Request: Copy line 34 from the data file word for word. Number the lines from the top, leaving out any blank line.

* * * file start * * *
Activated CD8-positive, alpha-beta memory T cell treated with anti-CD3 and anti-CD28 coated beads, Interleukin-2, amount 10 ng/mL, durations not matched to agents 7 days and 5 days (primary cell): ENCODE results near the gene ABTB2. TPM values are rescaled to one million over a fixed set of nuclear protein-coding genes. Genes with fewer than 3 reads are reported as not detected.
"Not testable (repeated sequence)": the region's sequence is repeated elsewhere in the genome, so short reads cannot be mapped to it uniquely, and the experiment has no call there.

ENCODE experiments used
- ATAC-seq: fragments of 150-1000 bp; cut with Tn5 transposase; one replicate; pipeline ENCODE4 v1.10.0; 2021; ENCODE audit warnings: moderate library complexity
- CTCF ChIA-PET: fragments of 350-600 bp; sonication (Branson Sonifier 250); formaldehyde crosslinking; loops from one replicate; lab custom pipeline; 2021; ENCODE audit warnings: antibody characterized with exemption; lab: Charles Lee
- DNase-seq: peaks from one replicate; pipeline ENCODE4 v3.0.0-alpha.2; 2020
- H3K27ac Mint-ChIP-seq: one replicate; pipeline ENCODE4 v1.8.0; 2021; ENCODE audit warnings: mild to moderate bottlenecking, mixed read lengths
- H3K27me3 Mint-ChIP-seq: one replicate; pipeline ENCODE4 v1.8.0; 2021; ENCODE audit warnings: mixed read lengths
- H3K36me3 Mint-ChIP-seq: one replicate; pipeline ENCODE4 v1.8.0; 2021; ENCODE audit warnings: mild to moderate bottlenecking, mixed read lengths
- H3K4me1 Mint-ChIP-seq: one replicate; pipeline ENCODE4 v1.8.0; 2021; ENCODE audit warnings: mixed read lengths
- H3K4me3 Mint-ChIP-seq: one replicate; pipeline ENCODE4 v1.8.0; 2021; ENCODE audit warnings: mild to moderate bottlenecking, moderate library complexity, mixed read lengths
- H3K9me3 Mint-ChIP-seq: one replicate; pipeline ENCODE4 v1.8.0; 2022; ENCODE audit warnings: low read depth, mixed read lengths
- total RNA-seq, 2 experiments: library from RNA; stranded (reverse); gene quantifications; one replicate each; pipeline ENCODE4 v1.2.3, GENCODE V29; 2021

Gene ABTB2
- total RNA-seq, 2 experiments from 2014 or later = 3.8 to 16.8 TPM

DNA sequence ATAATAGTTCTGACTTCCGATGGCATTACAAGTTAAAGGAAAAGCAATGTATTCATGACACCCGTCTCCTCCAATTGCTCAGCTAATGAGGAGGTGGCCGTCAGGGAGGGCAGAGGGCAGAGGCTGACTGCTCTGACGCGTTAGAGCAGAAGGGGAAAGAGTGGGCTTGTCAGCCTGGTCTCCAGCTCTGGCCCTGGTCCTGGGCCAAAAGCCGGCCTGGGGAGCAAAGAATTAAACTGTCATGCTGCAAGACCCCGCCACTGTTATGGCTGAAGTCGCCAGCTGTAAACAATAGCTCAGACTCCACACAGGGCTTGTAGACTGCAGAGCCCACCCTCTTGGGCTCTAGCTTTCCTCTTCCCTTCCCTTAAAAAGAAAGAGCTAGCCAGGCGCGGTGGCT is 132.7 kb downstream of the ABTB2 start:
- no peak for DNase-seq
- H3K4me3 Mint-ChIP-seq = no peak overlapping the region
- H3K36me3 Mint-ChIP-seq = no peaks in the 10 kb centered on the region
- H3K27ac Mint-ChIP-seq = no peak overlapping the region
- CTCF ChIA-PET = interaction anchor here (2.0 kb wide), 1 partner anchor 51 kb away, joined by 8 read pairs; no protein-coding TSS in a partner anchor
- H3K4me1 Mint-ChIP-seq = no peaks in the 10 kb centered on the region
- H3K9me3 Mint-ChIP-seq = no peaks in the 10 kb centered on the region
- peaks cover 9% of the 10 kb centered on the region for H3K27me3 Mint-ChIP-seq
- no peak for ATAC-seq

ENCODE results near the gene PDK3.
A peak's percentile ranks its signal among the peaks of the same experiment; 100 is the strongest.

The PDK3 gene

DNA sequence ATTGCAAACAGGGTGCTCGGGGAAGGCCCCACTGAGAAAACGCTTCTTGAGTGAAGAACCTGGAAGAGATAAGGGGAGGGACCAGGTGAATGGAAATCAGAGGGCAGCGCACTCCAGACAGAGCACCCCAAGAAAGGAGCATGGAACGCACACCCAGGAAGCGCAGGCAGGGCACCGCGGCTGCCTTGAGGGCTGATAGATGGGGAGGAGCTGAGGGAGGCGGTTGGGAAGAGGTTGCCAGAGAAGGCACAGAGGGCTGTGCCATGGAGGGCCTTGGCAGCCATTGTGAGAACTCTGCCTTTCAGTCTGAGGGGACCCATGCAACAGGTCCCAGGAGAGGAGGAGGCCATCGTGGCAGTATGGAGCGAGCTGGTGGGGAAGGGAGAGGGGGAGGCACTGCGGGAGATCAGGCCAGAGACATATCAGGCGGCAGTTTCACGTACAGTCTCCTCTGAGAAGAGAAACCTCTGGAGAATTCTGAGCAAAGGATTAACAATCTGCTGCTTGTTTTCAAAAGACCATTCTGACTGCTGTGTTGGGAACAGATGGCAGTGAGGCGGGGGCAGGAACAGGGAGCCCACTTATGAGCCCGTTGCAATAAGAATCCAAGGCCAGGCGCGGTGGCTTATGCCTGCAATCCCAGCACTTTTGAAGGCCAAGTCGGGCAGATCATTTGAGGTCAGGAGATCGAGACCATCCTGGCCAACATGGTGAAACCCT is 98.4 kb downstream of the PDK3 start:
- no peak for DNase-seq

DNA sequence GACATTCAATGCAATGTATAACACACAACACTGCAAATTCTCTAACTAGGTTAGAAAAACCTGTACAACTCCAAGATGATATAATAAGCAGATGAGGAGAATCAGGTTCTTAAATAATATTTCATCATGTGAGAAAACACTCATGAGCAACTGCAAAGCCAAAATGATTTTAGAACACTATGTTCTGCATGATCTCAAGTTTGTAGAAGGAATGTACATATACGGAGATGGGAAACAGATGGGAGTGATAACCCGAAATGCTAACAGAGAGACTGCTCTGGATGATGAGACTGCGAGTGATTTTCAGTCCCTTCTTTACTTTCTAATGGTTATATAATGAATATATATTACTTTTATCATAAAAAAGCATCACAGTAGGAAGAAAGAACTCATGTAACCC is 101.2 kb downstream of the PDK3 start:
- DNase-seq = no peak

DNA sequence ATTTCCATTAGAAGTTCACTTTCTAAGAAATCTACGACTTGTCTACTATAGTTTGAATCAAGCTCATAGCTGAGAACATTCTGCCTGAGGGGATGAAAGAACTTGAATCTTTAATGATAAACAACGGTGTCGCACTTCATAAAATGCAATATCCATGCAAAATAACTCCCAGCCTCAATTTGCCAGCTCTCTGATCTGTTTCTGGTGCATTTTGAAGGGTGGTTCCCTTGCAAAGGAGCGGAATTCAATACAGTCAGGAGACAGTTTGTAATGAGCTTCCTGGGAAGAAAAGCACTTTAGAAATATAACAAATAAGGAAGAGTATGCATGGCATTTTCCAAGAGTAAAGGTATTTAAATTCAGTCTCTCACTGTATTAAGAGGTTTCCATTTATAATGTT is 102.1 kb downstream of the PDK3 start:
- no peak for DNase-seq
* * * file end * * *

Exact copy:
- no peak for DNase-seq